This year’s Red List of Endangered Crafts reveals the extent of danger for the future of historic crafts in the UK. Despite being a world leader in the conservation of historic buildings, the UK is lagging behind in protecting traditional crafts.
Since 2017, Heritage Crafts have been ranking traditional crafts by the likelihood that they would survive to the next generation. They have been recording the number of professional and amateur practitioners of each craft, as a call to avoid the cultural loss that happens each time a craft is unable to be passed on and dies out.
An alarming decline
From stained glass windows to intricately carved pews, many of us appreciate the stunning displays of handmade objects and features that adorn our churches. However, the skills that go into producing them are at risk of dying out.
Out of 259 crafts that were looked at, 146 make this year’s ‘Red List’. Many of these are church-related crafts, including mechanical organ making, tile making and bell founding.
It is clear action must be taken before it is too late.
Why are so many crafts at risk?
Many of these crafts have lasted for generations, often confined to small geographical areas. In a lot of cases, they have operated as family businesses, and formed a sense of identity among local people.
However, people are more transient these days; often moving away from their hometowns and they may not develop the same attachment to local crafts.
Young people also have more choices now when pursuing education and jobs. Apprenticeships for learning these crafts are rare and are not always financially viable.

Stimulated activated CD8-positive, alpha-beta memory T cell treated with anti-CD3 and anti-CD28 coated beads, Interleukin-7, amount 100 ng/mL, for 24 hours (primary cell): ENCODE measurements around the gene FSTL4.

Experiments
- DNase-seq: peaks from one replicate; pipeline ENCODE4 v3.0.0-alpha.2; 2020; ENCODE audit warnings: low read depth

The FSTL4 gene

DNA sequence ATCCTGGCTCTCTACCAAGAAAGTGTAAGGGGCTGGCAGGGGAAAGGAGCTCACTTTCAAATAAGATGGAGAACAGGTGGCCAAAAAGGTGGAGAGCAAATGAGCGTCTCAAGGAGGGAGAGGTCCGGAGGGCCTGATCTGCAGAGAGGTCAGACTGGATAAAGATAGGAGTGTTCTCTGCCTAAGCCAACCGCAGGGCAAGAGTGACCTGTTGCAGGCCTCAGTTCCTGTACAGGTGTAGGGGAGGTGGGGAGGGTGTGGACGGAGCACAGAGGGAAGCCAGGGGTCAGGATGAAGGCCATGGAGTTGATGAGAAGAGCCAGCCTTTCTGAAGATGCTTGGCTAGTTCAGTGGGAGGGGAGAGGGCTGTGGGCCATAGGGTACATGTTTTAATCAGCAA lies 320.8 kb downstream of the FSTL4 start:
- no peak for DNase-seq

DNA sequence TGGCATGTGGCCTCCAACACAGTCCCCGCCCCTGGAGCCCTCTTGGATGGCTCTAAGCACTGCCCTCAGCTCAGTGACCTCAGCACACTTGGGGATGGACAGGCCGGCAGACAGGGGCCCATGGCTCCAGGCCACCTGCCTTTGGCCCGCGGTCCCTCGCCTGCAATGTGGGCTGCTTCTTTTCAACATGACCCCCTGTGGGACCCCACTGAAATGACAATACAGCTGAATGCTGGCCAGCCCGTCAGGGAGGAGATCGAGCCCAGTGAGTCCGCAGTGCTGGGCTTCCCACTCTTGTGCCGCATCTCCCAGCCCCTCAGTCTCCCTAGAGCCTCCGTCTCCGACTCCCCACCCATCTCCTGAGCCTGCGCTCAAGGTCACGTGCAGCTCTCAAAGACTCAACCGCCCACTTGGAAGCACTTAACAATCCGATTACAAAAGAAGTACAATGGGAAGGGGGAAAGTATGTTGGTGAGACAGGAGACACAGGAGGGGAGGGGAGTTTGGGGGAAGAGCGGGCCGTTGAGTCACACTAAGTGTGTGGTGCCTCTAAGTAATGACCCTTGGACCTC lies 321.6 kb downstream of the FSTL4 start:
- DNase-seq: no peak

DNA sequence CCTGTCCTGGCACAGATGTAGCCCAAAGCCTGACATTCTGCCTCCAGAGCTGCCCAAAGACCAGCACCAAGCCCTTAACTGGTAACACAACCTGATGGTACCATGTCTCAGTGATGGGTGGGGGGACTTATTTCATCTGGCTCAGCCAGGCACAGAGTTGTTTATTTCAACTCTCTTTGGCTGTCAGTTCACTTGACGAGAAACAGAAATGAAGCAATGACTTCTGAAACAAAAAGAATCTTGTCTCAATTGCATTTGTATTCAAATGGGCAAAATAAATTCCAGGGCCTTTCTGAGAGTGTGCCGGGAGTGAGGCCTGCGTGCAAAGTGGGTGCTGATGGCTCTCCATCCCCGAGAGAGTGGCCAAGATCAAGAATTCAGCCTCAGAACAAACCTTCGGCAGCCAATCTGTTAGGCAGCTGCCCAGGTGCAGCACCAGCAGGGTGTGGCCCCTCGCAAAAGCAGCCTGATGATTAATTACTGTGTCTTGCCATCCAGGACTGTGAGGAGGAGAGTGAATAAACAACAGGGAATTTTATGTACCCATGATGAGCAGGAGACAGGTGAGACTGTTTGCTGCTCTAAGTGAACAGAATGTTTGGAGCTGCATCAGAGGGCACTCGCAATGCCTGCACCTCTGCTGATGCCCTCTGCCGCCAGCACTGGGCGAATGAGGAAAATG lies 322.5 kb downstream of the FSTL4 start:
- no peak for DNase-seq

For certain crafts, such as stained glass making, the rising costs of raw materials have a big role to play. This not only affects current craftspeople, as they may be forced to find alternative work, but it also means they are less likely to be able to fund apprenticeships or teaching.
Hope for the future
There are some successes on the list, such as the making of ‘Shinty Sticks’ – used in the Scottish sport Shinty – and sieve and riddle making, which both have more people now practicing the craft. There are opportunities for us to learn from how people in these industries turned this around and enticed more people to learn these trades.
We can also look at what other countries are doing. In Japan, the government fund ‘National Living Treasures’, who are individuals who continue to craft things using traditional techniques. This enables them to keep going despite the rising costs of materials and the changing economic climate. The money also provides an incentive for people to take up the craft.
There are also some bursaries now available for certain crafts in the UK, to help with the rising costs. But it is clear that more funding and action is needed to protect craftspeople and their crafts.
What can you do?
One of the best ways you can get involved is to support your local craftspeople. Whether this is through buying and commissioning their work or promoting and attending their events and training sessions.
Supporting our nation’s heritage is as important as ever. We must all play our part if we want to protect crafts from disappearing and ensure that the skills needed to create them are safeguarded for generations to come.